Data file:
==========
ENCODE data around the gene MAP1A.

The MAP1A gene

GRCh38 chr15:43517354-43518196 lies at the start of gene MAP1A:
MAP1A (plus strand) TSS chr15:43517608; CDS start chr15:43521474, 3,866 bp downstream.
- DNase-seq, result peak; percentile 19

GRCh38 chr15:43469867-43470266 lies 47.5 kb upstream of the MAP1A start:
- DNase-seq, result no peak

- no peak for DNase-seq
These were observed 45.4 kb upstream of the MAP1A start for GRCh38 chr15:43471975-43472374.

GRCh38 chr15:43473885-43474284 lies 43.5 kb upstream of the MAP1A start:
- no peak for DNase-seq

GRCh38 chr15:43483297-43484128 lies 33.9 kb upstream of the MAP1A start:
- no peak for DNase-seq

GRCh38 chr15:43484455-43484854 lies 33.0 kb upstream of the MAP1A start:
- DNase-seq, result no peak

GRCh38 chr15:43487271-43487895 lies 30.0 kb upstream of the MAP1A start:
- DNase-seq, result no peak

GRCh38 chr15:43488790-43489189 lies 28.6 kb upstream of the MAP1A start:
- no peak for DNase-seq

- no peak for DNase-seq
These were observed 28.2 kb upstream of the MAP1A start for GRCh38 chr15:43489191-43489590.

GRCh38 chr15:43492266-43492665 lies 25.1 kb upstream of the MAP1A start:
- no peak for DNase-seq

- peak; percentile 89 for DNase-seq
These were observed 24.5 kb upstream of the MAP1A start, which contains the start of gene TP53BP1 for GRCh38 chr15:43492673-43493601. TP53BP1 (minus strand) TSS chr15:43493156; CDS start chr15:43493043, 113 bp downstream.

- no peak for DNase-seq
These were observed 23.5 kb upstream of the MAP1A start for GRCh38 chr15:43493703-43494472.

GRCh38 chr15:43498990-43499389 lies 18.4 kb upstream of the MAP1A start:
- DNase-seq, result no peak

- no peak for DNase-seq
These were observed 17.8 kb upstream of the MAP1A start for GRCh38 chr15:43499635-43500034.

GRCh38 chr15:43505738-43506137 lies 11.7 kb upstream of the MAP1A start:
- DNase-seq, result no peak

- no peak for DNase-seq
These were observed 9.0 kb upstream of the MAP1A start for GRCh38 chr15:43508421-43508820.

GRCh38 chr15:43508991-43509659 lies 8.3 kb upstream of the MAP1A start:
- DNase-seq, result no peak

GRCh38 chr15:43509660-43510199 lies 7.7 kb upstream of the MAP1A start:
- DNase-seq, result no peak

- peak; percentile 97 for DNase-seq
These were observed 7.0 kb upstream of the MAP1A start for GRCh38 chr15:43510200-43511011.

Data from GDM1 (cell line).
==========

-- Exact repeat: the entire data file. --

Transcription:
ENCODE data around the gene MAP1A.

The MAP1A gene

GRCh38 chr15:43517354-43518196 lies at the start of gene MAP1A:
MAP1A (plus strand) TSS chr15:43517608; CDS start chr15:43521474, 3,866 bp downstream.
- DNase-seq, result peak; percentile 19

GRCh38 chr15:43469867-43470266 lies 47.5 kb upstream of the MAP1A start:
- DNase-seq, result no peak

- no peak for DNase-seq
These were observed 45.4 kb upstream of the MAP1A start for GRCh38 chr15:43471975-43472374.

GRCh38 chr15:43473885-43474284 lies 43.5 kb upstream of the MAP1A start:
- no peak for DNase-seq

GRCh38 chr15:43483297-43484128 lies 33.9 kb upstream of the MAP1A start:
- no peak for DNase-seq

GRCh38 chr15:43484455-43484854 lies 33.0 kb upstream of the MAP1A start:
- DNase-seq, result no peak

GRCh38 chr15:43487271-43487895 lies 30.0 kb upstream of the MAP1A start:
- DNase-seq, result no peak

GRCh38 chr15:43488790-43489189 lies 28.6 kb upstream of the MAP1A start:
- no peak for DNase-seq

- no peak for DNase-seq
These were observed 28.2 kb upstream of the MAP1A start for GRCh38 chr15:43489191-43489590.

GRCh38 chr15:43492266-43492665 lies 25.1 kb upstream of the MAP1A start:
- no peak for DNase-seq

- peak; percentile 89 for DNase-seq
These were observed 24.5 kb upstream of the MAP1A start, which contains the start of gene TP53BP1 for GRCh38 chr15:43492673-43493601. TP53BP1 (minus strand) TSS chr15:43493156; CDS start chr15:43493043, 113 bp downstream.

- no peak for DNase-seq
These were observed 23.5 kb upstream of the MAP1A start for GRCh38 chr15:43493703-43494472.

GRCh38 chr15:43498990-43499389 lies 18.4 kb upstream of the MAP1A start:
- DNase-seq, result no peak

- no peak for DNase-seq
These were observed 17.8 kb upstream of the MAP1A start for GRCh38 chr15:43499635-43500034.

GRCh38 chr15:43505738-43506137 lies 11.7 kb upstream of the MAP1A start:
- DNase-seq, result no peak

- no peak for DNase-seq
These were observed 9.0 kb upstream of the MAP1A start for GRCh38 chr15:43508421-43508820.

GRCh38 chr15:43508991-43509659 lies 8.3 kb upstream of the MAP1A start:
- DNase-seq, result no peak

GRCh38 chr15:43509660-43510199 lies 7.7 kb upstream of the MAP1A start:
- DNase-seq, result no peak

- peak; percentile 97 for DNase-seq
These were observed 7.0 kb upstream of the MAP1A start for GRCh38 chr15:43510200-43511011.

Data from GDM1 (cell line).